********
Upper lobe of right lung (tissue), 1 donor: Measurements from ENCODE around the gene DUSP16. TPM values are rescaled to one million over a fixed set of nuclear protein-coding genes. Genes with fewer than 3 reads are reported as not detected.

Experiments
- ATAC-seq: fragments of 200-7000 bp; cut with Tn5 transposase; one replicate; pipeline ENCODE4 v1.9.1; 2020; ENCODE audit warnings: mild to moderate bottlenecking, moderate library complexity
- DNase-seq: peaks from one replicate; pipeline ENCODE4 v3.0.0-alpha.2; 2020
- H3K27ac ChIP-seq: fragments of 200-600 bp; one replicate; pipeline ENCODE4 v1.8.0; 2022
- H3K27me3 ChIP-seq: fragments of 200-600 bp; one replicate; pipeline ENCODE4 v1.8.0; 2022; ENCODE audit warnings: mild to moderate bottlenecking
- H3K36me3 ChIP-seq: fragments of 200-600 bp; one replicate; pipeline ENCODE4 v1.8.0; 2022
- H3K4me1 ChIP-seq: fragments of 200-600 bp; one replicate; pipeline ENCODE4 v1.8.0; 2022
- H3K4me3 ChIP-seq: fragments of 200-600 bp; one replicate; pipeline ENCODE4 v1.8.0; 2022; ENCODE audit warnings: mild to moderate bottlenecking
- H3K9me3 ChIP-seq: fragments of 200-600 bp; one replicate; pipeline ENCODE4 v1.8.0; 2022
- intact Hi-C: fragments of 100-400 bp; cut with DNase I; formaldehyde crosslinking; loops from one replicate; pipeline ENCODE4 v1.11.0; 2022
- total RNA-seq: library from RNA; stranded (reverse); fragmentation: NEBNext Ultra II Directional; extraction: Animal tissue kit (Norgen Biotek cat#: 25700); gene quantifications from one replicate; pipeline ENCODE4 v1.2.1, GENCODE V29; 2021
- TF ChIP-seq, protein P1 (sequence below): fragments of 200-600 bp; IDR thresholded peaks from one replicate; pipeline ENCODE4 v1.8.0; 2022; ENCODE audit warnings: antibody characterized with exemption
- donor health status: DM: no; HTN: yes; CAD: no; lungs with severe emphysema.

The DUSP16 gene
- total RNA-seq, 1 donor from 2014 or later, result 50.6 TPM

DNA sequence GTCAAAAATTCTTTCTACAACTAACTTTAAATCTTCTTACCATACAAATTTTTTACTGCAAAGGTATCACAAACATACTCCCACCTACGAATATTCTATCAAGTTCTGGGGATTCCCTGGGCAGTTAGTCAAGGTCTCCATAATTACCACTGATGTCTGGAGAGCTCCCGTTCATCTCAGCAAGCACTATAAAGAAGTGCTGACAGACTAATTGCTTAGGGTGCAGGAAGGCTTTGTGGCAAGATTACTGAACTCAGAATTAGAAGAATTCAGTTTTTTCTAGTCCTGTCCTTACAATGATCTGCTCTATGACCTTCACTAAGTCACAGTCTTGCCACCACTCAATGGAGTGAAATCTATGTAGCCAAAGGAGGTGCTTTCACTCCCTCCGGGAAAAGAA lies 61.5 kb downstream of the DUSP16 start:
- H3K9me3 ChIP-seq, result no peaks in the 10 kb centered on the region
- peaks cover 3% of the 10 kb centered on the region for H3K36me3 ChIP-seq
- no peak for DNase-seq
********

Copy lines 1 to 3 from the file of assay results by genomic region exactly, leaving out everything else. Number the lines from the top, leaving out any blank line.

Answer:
Upper lobe of right lung (tissue), 1 donor: Measurements from ENCODE around the gene DUSP16. TPM values are rescaled to one million over a fixed set of nuclear protein-coding genes. Genes with fewer than 3 reads are reported as not detected.

Experiments
- ATAC-seq: fragments of 200-7000 bp; cut with Tn5 transposase; one replicate; pipeline ENCODE4 v1.9.1; 2020; ENCODE audit warnings: mild to moderate bottlenecking, moderate library complexity